The Washburn Review

Corey Zwikstra: Educator and mentor

October 17, 2018

Corey Zwikstra, assistant professor of English at Washburn, came here because of its reputation as a teaching-focused university.“A lot of universities will say that, and it may be true to some extent, but it is actually the cas...

Pick your Mentor

Julia Eilert

October 9, 2017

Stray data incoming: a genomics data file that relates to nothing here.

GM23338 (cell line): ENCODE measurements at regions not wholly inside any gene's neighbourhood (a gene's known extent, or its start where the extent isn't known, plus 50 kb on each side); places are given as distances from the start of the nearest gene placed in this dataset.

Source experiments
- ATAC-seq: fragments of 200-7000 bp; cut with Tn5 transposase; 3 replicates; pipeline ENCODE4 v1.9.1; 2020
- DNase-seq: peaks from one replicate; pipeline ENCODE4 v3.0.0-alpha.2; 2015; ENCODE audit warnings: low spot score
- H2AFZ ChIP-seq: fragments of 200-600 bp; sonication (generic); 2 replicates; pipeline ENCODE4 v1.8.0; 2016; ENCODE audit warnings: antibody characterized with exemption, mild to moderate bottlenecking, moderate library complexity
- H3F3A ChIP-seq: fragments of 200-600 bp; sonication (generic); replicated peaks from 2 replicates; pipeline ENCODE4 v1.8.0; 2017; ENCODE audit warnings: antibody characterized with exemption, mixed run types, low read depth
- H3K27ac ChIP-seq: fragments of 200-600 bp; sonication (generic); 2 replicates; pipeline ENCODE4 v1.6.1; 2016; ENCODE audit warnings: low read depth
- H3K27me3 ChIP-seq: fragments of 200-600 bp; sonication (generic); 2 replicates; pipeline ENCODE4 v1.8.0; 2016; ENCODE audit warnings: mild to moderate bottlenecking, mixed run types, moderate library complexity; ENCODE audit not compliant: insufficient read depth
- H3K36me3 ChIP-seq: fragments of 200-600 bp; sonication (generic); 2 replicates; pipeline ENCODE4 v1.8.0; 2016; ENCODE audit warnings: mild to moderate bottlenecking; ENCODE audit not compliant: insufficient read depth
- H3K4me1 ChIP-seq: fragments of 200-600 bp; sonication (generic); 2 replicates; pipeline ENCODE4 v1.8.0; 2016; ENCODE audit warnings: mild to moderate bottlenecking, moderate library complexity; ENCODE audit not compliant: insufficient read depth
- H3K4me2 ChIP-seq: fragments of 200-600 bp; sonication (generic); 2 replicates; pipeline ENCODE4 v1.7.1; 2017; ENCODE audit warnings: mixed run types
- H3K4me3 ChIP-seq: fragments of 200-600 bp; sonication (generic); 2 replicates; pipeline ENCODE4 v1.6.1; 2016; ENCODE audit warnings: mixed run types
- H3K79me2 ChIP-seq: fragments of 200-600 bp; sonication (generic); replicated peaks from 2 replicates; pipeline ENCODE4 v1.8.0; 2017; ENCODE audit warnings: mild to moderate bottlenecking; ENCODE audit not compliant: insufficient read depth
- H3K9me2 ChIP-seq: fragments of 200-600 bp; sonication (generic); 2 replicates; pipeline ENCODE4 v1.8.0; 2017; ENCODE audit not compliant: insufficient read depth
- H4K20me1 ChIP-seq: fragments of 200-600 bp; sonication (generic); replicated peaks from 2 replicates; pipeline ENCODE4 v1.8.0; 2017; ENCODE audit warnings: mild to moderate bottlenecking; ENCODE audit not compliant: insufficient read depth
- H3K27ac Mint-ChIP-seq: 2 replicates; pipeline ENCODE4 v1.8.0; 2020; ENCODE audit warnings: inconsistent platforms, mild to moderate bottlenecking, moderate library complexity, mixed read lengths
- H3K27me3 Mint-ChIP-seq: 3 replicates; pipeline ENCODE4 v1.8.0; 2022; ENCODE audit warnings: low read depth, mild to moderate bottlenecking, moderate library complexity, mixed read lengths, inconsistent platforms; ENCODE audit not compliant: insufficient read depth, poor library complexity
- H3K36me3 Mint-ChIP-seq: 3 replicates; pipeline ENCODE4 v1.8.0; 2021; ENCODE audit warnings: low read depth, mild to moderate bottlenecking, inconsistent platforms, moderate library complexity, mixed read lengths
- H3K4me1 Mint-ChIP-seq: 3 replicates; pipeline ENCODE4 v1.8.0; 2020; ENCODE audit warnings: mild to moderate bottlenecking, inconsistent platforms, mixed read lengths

James Barraclough, director of undergraduate initiatives and student success lecturer, led students through "Pick Your Mentor," a skillshop where they registered for BodJobs and browsed through available mentors. The workshop was held at noon Oct. 5 – 6 in the Mabee Library. “I think it went well," said Rowan Plinsky, freshman mass media major. "I found some cool people that I'd be excited to match up with. I’ve been looking for a ‘big kid’ to help me. Just someone to offer advice and help me through.”While the program is geared towards first-generation students, it is open to anyone that is interested in connecting with a member of the community.Steve Hagemen, student success lecturer, said that he believes the workshop is making a positive impact on Washburn students.“It’s something that I feel strongly about and that I can see from the past year’s experiences the positive impact these mentors have had on some of our students,” said Hageman. “I think that for people whose parents didn’t go to college, it can be daunting, and there are all kinds of moving parts that are not clear.”According to Barraclough, almost 50 percent of students enrolled identify as a first-generation student.“That first couple of years of college is a profound amount of change,” said Hageman. “Anybody who can help people go through that period, give them advice, offer them suggestions, tell them who they should talk to or be somebody to talk to, can be very beneficial.”This will be the second year that the program is available to students.“It was really born out of how we can try to meet the growing needs of a population of students that we wanted to find a way to serve,” said Barraclough. “We have some fantastic community members that are really excited for this opportunity.”Once a student and mentor are paired together, they have an initial meeting with someone from the Student Center for Success. After that, it is up to the pair to decide how often they will meet.“I’m excited because I think there’s a lot of information that they already have that could be beneficial to me," said Quincy Bocquin, undecided freshman. "[They could] help me not just determine a major, but also help me in the long run."There are around 200 mentors from the community looking to mentor a Washburn student. Whether the pair chooses to grab coffee together to occasionally check in, or sit down on campus for meetings on a regular basis is entirely up to them. "I’m looking forward to someone that can show me leadership and sort of guide me,” said Summer Root, freshman nursing major. “Everything was set up really easy, and they guided me through everything. It was great.”